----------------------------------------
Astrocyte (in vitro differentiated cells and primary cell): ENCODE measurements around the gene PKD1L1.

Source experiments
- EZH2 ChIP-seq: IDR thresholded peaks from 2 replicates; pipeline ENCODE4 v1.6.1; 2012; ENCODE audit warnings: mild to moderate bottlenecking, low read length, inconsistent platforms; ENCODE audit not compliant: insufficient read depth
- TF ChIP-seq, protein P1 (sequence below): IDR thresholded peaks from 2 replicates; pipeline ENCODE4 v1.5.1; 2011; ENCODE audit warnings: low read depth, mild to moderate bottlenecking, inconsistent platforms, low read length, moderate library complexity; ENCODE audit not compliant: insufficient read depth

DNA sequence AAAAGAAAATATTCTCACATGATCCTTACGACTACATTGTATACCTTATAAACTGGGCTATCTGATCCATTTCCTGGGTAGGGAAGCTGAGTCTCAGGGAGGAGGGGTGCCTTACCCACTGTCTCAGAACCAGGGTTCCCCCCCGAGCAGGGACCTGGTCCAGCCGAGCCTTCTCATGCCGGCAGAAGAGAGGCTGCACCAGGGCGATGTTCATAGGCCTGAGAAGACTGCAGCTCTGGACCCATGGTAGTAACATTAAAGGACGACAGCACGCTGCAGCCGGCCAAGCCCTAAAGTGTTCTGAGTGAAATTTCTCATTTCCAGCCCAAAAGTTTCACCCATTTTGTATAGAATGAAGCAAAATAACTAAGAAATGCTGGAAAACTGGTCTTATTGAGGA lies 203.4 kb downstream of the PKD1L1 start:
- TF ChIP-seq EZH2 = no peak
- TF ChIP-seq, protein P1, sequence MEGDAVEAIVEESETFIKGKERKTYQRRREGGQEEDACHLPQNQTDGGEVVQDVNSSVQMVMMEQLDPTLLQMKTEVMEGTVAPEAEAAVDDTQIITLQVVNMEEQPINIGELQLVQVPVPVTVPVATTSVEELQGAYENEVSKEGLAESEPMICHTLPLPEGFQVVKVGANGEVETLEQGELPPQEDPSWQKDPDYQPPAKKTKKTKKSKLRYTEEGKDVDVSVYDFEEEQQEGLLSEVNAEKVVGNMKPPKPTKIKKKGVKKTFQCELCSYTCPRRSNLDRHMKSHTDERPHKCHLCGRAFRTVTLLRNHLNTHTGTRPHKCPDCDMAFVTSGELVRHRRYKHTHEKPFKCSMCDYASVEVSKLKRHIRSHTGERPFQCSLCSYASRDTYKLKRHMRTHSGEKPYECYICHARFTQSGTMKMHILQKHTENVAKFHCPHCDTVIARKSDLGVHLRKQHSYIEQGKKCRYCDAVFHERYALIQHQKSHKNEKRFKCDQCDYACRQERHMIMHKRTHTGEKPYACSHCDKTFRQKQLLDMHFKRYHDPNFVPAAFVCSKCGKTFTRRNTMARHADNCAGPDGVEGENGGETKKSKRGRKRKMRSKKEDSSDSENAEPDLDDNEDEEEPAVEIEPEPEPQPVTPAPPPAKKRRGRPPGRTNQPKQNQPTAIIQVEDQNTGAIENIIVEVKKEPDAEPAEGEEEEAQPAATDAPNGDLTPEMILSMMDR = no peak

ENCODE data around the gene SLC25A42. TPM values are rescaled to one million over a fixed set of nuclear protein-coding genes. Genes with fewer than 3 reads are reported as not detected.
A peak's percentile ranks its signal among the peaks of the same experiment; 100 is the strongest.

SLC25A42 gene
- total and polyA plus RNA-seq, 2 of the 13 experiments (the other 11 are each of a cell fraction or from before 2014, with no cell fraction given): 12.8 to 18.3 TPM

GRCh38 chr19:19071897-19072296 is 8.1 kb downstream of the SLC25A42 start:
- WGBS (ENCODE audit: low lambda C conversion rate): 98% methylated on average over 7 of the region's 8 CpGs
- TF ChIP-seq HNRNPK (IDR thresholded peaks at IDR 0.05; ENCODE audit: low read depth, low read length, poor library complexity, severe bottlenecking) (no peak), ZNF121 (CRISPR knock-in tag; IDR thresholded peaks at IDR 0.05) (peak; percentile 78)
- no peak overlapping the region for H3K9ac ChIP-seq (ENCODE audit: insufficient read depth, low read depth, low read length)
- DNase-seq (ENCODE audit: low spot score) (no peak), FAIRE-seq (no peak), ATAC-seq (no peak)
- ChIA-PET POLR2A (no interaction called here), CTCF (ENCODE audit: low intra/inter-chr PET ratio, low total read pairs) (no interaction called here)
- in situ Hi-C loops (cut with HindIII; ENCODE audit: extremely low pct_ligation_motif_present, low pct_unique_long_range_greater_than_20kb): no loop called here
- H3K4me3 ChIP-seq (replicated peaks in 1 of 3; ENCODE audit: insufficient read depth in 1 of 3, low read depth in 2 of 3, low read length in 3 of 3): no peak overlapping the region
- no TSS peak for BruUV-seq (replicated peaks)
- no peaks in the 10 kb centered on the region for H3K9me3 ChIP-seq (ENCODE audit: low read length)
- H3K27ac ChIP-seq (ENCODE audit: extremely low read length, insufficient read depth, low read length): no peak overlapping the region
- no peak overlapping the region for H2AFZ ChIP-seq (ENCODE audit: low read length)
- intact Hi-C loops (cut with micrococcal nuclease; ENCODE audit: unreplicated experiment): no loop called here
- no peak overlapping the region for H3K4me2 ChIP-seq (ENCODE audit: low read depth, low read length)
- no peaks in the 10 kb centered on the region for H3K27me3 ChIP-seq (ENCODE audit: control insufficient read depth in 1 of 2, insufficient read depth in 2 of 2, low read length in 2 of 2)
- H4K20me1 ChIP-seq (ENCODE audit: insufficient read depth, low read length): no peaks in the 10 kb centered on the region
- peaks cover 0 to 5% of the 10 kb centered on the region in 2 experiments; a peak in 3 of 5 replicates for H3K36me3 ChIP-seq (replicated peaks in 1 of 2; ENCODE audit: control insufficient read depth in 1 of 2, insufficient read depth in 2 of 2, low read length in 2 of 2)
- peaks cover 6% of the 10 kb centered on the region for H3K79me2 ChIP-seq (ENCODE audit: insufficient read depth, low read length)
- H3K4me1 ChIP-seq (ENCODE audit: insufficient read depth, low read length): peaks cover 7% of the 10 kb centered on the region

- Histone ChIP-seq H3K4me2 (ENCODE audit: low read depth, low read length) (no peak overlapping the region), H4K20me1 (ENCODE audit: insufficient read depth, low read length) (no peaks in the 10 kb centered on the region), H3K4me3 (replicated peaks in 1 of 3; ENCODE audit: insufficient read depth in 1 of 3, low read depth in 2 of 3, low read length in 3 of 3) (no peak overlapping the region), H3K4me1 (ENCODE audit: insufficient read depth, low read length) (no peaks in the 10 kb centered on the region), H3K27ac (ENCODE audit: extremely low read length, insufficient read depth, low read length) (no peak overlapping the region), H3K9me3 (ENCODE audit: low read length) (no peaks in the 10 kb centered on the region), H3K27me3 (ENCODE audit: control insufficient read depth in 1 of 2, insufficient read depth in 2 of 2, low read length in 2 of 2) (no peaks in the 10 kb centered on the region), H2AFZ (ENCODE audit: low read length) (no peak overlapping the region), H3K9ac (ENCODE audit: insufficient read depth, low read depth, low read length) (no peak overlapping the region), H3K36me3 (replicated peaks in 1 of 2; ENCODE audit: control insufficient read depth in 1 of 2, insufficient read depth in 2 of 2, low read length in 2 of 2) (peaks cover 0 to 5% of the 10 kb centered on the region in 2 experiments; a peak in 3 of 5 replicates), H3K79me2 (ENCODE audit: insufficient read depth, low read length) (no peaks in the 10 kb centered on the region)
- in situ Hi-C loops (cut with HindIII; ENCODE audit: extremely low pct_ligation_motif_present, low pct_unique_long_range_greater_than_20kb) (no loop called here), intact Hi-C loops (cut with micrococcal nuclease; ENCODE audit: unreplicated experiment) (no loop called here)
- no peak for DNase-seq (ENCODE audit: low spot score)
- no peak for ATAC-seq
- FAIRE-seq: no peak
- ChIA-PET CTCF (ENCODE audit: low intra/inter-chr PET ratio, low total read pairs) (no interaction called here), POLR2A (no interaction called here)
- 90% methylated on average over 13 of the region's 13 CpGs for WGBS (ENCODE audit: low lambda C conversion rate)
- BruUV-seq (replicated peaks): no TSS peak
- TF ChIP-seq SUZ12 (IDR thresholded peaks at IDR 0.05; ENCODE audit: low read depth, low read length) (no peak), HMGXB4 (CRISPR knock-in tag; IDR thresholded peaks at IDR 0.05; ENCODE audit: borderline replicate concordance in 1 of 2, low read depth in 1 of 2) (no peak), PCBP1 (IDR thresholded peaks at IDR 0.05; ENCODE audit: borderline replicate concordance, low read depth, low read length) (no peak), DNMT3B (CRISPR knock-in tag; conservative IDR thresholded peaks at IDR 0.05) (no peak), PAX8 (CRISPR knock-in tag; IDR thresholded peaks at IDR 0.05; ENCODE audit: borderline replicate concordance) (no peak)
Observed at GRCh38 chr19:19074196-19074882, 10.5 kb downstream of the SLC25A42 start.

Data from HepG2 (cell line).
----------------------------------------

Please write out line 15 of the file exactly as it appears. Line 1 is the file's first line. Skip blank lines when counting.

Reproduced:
- no peak overlapping the region for H3K9ac ChIP-seq (ENCODE audit: insufficient read depth, low read depth, low read length)